Slash Boxes
NOTE: use Perl; is on undef hiatus. You can read content, but you can't post it. More info will be forthcoming forthcomingly.

All the Perl that's Practical to Extract and Report

use Perl Log In

Log In

[ Create a new account ]

chromatic (983)

  (email not shown publicly)

Blog Information [] Profile for chr0matic []

Journal of chromatic (983)

Friday August 08, 2003
01:47 AM

Fast and Good, Pick Two

[ #13988 ]

One of my long-term goals has been to speed up Everything, the engine that runs Perl Monks, Everything 2, Animefu, and the Perl Foundation donation site. While half of those sites are using the 0.8 branch, the engine has improved immensely in the 0.9x track leading to the current 1.0 prerelease series. It's also become slower.

When I worked for EDC, back when anyone still worked at EDC, my biggest coding project was working up a scheme that cached compiled code from the database. Two years later, it's held up fairly well, in the sense that it does the job and I can still hack the code.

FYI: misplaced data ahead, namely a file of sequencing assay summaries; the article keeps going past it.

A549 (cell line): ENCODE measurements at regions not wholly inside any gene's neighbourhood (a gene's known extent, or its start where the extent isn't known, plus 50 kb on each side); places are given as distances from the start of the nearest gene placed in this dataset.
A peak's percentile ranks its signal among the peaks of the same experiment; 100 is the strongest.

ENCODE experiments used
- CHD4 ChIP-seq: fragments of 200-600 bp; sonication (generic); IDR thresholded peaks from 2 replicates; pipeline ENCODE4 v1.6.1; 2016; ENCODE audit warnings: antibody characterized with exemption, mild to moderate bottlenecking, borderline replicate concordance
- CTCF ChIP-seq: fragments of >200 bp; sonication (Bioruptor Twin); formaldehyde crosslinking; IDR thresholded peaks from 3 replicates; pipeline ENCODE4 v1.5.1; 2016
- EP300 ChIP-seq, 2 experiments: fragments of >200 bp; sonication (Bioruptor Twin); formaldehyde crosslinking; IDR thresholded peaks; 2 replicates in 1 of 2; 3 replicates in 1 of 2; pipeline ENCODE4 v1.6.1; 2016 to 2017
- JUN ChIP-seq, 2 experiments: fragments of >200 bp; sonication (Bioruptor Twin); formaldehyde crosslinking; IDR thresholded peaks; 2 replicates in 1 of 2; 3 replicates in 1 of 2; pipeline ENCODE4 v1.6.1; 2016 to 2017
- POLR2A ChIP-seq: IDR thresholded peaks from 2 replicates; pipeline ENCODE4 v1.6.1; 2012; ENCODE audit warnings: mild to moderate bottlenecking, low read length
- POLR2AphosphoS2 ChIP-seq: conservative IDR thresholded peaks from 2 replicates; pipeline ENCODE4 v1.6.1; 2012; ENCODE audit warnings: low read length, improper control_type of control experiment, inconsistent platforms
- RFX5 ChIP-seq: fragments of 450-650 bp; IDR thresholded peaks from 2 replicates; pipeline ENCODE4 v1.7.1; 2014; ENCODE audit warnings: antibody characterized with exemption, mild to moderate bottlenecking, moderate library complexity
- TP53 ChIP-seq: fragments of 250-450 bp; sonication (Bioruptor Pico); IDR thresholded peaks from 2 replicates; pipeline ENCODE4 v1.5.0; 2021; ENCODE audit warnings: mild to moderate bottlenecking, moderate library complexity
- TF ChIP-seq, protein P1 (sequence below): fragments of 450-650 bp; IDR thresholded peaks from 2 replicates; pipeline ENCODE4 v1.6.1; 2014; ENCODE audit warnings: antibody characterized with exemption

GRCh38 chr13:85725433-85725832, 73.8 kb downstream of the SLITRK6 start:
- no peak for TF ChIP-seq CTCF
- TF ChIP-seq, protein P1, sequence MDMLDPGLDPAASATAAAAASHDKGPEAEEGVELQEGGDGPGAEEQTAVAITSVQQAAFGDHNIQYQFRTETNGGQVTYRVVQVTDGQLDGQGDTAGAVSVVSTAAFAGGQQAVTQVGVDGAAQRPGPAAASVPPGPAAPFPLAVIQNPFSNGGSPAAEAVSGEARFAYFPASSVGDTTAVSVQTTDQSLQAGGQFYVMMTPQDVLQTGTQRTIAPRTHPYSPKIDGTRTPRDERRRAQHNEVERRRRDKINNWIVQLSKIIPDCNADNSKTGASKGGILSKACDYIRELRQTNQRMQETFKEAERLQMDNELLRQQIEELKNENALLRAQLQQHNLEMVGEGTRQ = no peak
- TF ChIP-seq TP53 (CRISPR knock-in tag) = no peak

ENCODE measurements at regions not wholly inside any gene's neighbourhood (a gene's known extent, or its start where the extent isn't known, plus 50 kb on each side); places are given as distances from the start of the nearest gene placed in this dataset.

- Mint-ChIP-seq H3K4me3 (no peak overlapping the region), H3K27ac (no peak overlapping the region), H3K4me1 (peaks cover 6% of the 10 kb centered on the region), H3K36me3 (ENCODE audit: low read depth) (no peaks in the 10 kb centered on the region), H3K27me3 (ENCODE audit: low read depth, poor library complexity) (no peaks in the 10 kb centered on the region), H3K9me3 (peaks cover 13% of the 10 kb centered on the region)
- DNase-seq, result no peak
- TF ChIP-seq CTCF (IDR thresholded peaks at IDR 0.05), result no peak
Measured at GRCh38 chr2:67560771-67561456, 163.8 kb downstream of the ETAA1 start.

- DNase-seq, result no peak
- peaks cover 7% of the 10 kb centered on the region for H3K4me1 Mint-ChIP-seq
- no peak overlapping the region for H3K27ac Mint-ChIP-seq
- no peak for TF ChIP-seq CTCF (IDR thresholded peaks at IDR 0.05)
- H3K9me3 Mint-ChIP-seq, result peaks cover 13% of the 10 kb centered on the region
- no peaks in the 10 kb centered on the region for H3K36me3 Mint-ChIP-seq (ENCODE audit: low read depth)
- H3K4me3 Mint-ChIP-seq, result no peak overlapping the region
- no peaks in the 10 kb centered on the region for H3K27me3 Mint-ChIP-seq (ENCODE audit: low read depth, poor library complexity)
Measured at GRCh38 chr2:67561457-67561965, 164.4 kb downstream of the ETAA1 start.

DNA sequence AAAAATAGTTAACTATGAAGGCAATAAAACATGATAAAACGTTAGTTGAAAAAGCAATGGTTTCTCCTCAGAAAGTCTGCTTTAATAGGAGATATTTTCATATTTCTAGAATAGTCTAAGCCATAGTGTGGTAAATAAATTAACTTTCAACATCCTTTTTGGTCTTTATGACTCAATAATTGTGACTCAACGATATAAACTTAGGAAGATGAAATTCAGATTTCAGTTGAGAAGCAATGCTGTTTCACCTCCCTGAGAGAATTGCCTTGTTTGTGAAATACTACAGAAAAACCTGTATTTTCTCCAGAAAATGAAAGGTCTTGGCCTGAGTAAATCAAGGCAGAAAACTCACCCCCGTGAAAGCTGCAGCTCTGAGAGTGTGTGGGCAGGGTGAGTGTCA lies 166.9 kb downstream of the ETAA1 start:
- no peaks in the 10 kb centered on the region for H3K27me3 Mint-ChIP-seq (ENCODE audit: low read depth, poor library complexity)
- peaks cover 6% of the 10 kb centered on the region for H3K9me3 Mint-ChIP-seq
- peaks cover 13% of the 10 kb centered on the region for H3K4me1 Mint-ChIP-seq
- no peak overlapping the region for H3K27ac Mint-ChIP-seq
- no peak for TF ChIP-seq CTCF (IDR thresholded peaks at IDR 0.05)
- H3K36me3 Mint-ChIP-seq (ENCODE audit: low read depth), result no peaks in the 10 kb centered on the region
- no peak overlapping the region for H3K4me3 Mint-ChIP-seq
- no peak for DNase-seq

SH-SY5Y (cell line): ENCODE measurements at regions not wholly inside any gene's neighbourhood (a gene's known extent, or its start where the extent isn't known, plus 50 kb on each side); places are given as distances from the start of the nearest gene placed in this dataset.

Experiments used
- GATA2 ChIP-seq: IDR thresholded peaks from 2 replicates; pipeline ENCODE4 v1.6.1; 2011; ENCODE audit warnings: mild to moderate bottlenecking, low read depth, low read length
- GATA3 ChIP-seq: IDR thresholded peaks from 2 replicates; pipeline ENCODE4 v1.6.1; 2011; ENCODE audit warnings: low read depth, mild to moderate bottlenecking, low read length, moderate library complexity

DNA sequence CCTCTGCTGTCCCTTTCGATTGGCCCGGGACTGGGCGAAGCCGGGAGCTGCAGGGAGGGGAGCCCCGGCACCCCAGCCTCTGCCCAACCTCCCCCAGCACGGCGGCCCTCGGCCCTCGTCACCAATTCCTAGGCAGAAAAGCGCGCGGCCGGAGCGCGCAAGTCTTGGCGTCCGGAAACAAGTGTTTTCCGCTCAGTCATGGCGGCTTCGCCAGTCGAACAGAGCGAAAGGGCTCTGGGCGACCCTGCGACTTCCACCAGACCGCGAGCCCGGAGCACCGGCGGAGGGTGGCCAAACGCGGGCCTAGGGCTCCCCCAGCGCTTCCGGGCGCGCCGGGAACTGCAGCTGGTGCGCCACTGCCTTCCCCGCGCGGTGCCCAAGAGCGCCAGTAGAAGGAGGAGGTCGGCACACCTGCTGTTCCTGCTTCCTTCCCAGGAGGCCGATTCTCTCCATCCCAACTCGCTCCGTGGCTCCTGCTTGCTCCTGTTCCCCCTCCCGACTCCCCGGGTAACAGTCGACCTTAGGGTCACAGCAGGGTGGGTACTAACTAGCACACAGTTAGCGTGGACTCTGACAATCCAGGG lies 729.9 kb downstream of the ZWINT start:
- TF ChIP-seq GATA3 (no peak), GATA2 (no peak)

While there are lots of ways to improve performance, from improving some of the SQL queries to improving the node cache, I've focused lately on preloading code. To do that, I had to (with no small glee) bypass some of the nastiest code in the system, a custom class inheritance scheme. That does get rid of some run-time flexibility, but one of my roommates gave me an idea to get it back.

It took a few hours of spare time to get the system in order before I could start with these improvements. Now that it's mostly in place, writing the preloading code for another nodetype (think "class") only takes a few minutes. There are invariably a few bugs to track down, as the calling conventions tend to suck (due to early design decisions). I can clean those up soon.

Most of what's left is refactoring away a lot of duplicate code added through this exercise. The design is emerging pretty clearly now, and I'll be able to move more quickly with less code. It's nice to be able to remove several lines of code from a method, retaining the same behavior while saying it more succinctly.

Backwards compatibility is a concern, so I have to tread more lightly than usual. Still, I think the experiment is paying off. Hopefully we'll have a lighter-weight and faster Everything soon.

Ideally, we'll be able to use it on customer projects. We'll see.

The Fine Print: The following comments are owned by whoever posted them. We are not responsible for them in any way.
More | Login | Reply
Loading... please wait.